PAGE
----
But, grumbling aside, the general consensus online is that this new NAS (non-age statement) from Glenmorangie is an excellent single malt. Over 86/100 on Whiskybase is a fantastic score, especially when you consider that ‘The Original’ 10yo comes in at 80.44/100. The very same 10yo scores 94/100 in the Whisky Bible 2015. It will be interesting to see what the author thinks of this ‘Midwinter’ dram if he reviews it. Comments on Whiskybase include “not too far removed from the 10yo but with slightly more richness and depth”, “beautifully presented and really excellent value” and “it’s big, it’s fat, it’s fun”. Other remarks elsewhere liken it to Macallan, which is praise indeed (assuming you like Macallan). All in all, a worthy addition to the sideboard for the winter season, and probably several more winters to come.

Here’s Horst Luening of with his review on You Tube (Sept 2016):

Glenmorangie A Midwinter Night's Dram NAS 70cl

Glenmorangie ‘The Duthac’

Bought: World Duty Free, 10th September 2015

83.6/100 – Whiskybase (average from 42 member votes)

The ‘Duthac’ is the first of a new range of whiskies by Glenmorangie that they’re titling the ‘Legends Collection’. According to the official Glenmorangie video below this new dram is “a whisky fit for a king, Glenmorangie Duthac honours the annual pilgrimage of King James IV to the shrine of St Duthac – the patron Saint of Tain – at the home of Glenmorangie. Exclusive to Travel Retail, Duthac is the first release from the Glenmorangie Legends collection, a unique range of single malt whiskies inspired by the legendary lands that have been home to the Glenmorangie Distillery since 1843.”

Try as I might, I can’t find the name of the next whisky to be added to the ‘Legends Collection’ but I bet it will be more expensive (but still a non-age statement). By the time we get to the 3rd of 4th release in the collection I imagine it will be closing in on £150-£200. All part of the cunning plan to get collectors hooked so they feel compelled to shell out a fortune for the final releases. I think I’ll pass but I’m glad to see a solid 83.6/100 for this single malt on Whiskybase. And it’s 100cl so there’s more to enjoy.

Here’s Whisky Whistle with their thoughts about The Duthac on YouTube (Nov 2015):

Glenmorangie Duthac NAS 100cl

Glenmorangie ‘Dornoch’

Bought: World Duty Free, 10th September 2015

94/100 – Whisky Bible 2015
83.14/100 – Whiskybase (average from 67 member votes)

My return to Gatwick airport sees me in the mood for a Glenmorangie or two. The Dornoch claims to be a limited release but if it’s anything like the Glenmorangie 18yo ‘Extremely Rare’ I expect to see this bottle all over the world for several years to come. Whiskybase list the availability of this whisky in 9 shops across Germany, Holland and Austria as well as lots of airports around the UK.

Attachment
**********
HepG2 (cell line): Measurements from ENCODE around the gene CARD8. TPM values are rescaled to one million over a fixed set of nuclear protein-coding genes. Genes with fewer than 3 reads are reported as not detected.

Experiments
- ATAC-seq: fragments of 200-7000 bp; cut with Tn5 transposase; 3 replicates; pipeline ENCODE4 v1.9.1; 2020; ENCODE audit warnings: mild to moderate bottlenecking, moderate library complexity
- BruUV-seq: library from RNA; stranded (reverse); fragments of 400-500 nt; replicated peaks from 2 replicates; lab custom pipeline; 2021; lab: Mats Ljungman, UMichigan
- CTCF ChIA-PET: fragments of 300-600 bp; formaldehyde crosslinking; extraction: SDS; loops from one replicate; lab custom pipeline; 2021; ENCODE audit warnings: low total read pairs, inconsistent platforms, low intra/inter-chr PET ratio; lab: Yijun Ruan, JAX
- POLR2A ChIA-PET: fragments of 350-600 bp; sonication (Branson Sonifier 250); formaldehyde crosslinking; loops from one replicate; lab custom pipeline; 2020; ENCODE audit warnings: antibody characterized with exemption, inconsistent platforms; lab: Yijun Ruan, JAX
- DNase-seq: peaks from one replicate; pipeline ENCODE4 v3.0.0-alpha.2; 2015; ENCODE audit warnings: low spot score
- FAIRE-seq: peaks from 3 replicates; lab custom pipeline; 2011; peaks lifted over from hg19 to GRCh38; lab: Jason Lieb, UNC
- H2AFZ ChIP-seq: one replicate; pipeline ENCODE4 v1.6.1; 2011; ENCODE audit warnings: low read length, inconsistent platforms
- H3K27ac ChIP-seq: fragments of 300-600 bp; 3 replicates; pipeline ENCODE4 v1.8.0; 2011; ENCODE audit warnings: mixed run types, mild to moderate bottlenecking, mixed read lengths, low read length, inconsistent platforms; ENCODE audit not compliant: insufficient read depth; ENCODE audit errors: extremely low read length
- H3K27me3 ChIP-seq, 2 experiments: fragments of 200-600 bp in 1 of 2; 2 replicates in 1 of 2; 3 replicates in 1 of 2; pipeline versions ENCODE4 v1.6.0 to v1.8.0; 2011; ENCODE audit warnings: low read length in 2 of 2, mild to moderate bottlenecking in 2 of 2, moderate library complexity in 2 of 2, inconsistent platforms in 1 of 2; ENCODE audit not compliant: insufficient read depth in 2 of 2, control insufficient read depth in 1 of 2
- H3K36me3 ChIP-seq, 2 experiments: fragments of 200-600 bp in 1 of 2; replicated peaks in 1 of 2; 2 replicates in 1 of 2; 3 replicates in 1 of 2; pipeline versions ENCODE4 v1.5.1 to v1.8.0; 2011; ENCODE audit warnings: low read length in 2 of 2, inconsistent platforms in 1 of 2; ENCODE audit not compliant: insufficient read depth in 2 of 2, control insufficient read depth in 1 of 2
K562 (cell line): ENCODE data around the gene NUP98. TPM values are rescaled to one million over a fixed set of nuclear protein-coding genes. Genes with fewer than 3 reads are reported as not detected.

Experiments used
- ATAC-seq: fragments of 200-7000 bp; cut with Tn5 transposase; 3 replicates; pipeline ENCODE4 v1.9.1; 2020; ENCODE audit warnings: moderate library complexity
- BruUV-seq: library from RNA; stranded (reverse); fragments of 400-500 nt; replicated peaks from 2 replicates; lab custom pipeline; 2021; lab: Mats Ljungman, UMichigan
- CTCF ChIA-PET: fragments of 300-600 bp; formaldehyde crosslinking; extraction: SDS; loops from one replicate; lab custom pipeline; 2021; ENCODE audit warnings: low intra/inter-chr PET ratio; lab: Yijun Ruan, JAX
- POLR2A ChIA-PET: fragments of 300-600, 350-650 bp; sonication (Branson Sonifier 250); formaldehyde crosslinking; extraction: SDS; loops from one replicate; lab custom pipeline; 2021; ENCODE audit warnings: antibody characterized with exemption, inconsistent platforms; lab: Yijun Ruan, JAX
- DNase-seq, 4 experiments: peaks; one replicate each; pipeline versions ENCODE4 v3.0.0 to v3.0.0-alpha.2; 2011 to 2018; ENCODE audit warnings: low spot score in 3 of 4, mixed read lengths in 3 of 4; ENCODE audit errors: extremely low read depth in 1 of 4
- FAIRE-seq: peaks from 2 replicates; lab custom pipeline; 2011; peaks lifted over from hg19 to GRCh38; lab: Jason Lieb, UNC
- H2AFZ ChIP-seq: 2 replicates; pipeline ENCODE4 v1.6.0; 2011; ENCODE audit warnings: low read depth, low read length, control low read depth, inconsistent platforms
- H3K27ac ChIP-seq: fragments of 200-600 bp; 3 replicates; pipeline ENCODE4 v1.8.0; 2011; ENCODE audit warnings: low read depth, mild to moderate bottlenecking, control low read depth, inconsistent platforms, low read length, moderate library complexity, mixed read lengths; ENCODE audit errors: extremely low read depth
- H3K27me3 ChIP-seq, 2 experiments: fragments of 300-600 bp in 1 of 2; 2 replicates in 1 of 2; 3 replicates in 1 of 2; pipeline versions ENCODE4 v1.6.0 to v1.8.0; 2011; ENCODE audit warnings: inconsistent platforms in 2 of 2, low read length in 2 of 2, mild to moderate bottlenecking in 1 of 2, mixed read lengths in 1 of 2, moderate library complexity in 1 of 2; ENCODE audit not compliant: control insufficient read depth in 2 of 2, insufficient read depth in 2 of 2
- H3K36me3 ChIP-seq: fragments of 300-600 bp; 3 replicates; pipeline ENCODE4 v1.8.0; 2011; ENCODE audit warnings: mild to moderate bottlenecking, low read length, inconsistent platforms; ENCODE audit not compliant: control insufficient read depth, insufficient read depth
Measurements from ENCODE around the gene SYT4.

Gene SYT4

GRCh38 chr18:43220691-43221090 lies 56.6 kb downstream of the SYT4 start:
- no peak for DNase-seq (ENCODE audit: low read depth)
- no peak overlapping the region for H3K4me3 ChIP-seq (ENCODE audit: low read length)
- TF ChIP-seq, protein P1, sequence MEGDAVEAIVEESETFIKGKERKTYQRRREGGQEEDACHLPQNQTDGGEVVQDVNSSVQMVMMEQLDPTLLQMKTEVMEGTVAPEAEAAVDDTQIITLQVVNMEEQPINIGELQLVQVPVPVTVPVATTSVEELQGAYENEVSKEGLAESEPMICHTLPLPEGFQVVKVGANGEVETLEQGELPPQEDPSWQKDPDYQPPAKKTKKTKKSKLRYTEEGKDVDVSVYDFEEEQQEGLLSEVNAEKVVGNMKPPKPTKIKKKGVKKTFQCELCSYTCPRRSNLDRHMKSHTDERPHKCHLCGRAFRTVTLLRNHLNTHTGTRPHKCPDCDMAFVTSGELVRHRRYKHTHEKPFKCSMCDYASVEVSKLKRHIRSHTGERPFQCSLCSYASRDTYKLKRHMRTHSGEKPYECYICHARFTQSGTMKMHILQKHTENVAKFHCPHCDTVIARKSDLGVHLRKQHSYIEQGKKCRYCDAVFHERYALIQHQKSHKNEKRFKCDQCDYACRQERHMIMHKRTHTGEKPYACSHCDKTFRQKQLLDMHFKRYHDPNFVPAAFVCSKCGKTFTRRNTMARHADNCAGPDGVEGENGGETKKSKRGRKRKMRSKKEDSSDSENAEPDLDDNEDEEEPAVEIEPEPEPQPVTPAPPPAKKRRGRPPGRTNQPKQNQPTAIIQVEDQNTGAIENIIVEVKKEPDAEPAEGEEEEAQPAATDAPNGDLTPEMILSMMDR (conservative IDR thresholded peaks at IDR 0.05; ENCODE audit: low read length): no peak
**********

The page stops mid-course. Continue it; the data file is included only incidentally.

To quote the box – “in celebration of the Glenmorangie distillery’s unique location, a donation from every bottle will be given to the Marine Conservation Society for the protection of the Dornoch Firth” hence of name of this whisky (the distillery overlooks the firth). It’s always nice to know that my purchase has gone towards helping nature.

94/100 in the Whisky Bible classifies the Dornoch as a “superstar whisky that gives us all a reason to live”. The author says about the taste “even on delivery the malt arrives on all levels and in different hues, ranging from sweet and fresh to a duller, oak-dried digestive biscuit – but quite tightly bound” and he concludes with “a real treat”.

Over 83/100 on Whiskybase is a reasonable mark but nothing special. Several comments are quite critical including “the nose is pretty good, but the taste seems a bit ‘constructed’” and “a mediocre release” but thankfully one voter is a bit more positive with “I like the style and I definitely had worse Glenmorangies in my glass…I like!”

Here’s Horst Luening with his thoughts on You Tube (November 2015):

Glenmorangie Dornoch NAS 70cl

Glenmorangie 18-year-old ‘Extremely Rare’

Bought: Tesco, 17th July 2015

91/100 – Whisky Bible 2015
94/100 – Whisky Bitch (her You Tube video below)
86.18/100 – Whiskybase (average from 291 member votes)

I would say “extremely rare my arse!” except there’s only one of my butt and many thousands of the Glenmorangie 18yo. If it’s in a supermarket then it’s not even rare, let alone ‘extremely rare’. But there’s no denying the quality of this dram from Glenmorangie, even if their terminology for its abundance is questionable.